Jul 28, 2014
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Council Urged: Act on 'Puppy Store' Ban

Animal advocates come to township council meeting

Council Urged: Act on 'Puppy Store' Ban

A number of animal advocates from across the state came to Tuesday evening's council meeting to urge the governing body to move on a proposed town-wide ban of stores that sell puppies.

The proposal, first put forth by Mayor Stephen C. Acropolis, would prevent establishments from selling more than 10 dogs or cats per year.

"We need to protect and speak for the voiceless," said Jody Davis of Freehold, who came to this week's meeting. "The conditions in puppy stores are often painful and uncomfortable for the animals."

A subcommittee of three council members – Susan Lydecker, Domenick Brando and Dan Toth – is now researching the issue.

Some people expressed concerns that the effort to ban puppy stores – which are often registered as kennels rather than pet stores – could preclude local, small breeders from selling puppies as well.

Additionally, there has been some concern over an option to refuse to grandfather in the one remaining business – Breeders Association of America, Inc. – already selling puppies in town.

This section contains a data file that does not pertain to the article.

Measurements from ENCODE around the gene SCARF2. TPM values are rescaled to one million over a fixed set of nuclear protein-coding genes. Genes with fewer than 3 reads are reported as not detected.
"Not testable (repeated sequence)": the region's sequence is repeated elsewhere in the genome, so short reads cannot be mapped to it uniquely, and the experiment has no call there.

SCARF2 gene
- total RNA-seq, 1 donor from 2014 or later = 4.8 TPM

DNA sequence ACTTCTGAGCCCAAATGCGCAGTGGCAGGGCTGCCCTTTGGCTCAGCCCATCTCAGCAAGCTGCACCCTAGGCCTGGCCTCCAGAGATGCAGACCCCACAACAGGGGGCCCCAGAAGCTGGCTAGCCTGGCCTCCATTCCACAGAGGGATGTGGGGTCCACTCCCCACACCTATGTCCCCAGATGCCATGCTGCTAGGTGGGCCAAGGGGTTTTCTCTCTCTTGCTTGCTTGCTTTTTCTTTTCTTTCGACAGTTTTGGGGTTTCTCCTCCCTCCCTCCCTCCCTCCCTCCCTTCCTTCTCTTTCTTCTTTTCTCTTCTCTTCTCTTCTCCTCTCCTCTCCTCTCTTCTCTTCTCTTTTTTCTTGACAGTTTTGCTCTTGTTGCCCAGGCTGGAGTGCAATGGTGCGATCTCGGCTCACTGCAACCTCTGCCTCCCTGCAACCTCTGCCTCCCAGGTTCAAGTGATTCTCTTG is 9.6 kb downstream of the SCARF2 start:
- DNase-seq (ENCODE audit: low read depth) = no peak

Toth said a previous effort to shut out a business – an adult book store on Chambers Bridge Road – resulted in litigation.

"The township was trying to be progressive and satisfy the wants of the community … however legally operating within the confines of the law, government had no right to be putting them out of business," said Toth.

"If we do an ordinance of this nature, we have to make sure it is tailored properly."

Acropolis urged the council to work with the township attorney to come up with an ordinance soon, perhaps splitting ordinances that deal with stores versus small breeders.

"From talking to the township attorney, we may be able to split those, and get something done sooner," he said.

The 'puppy store' issue came to light after one such store, Puppies Galore, was shut down by authorities in January. The store has since lost its license and the puppies – nearly all of which were sick at the time they were removed from the Hooper Avenue storefront – have been surrendered by the owner, Maria De Santis.

A criminal animal cruelty case against De Santis and store manager Nathan 'Nat' Sladkin is currently moving through the legal system.

Animal advocates charge that stores that sell puppies often purchase dogs from so-called "puppy mills" where animals are used solely for breeding and housed in inhumane conditions.

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